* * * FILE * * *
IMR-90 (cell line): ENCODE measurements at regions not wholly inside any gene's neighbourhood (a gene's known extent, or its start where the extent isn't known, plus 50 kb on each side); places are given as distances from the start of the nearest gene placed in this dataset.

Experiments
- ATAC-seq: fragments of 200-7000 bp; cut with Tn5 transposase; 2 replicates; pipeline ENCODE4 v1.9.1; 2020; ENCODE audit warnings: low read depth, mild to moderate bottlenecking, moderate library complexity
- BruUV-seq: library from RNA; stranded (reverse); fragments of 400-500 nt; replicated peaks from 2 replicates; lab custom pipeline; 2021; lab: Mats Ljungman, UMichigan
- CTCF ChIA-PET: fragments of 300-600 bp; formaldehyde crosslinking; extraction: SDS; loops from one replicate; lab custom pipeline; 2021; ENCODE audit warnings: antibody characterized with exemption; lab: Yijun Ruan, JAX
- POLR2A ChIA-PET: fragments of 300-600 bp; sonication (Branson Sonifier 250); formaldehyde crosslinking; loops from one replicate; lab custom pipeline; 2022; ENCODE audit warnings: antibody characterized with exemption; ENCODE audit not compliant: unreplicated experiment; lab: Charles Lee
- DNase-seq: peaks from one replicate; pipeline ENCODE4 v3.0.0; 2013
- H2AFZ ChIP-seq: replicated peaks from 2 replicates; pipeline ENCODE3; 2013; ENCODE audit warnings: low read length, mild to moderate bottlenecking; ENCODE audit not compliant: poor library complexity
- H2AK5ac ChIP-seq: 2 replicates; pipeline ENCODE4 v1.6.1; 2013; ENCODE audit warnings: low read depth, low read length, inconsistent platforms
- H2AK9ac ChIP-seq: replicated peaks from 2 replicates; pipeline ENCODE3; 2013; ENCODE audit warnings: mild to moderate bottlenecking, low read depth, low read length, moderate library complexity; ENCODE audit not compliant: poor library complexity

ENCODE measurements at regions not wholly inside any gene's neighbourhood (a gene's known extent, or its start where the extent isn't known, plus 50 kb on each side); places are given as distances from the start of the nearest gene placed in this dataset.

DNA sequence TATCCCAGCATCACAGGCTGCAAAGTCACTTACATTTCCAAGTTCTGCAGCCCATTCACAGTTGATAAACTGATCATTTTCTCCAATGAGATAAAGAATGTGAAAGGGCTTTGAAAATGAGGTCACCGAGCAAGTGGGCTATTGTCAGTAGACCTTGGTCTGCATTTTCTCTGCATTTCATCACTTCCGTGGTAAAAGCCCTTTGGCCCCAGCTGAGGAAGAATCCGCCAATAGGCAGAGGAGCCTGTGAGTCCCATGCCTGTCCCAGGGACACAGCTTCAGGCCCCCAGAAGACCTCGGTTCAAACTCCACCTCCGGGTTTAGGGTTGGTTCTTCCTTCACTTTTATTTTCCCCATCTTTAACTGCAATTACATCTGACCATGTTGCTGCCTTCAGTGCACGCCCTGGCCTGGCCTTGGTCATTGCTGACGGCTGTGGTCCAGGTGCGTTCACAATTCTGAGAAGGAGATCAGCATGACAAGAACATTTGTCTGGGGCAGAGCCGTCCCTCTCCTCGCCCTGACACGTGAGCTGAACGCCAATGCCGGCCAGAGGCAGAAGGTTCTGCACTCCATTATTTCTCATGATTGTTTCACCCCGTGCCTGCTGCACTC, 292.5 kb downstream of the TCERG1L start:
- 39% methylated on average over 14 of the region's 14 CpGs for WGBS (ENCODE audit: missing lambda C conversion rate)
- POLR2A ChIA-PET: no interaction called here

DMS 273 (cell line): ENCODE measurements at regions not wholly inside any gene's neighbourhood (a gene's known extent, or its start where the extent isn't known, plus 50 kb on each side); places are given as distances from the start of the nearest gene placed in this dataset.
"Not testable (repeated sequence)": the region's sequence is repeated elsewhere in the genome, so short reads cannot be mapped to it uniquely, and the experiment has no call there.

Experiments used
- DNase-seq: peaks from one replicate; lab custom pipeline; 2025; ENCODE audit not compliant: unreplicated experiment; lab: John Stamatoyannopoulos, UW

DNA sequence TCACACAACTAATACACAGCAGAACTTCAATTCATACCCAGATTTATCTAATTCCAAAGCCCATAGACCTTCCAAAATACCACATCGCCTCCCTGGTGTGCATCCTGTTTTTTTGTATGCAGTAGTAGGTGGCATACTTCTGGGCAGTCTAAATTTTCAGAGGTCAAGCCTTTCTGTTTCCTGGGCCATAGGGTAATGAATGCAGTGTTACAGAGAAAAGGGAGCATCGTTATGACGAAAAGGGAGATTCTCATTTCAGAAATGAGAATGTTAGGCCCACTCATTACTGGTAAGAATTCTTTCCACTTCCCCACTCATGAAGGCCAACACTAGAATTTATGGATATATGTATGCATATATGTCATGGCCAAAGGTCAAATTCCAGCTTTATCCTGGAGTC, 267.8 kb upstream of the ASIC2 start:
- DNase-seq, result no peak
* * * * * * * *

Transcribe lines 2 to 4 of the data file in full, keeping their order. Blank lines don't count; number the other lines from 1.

Experiments
- ATAC-seq: fragments of 200-7000 bp; cut with Tn5 transposase; 2 replicates; pipeline ENCODE4 v1.9.1; 2020; ENCODE audit warnings: low read depth, mild to moderate bottlenecking, moderate library complexity
- BruUV-seq: library from RNA; stranded (reverse); fragments of 400-500 nt; replicated peaks from 2 replicates; lab custom pipeline; 2021; lab: Mats Ljungman, UMichigan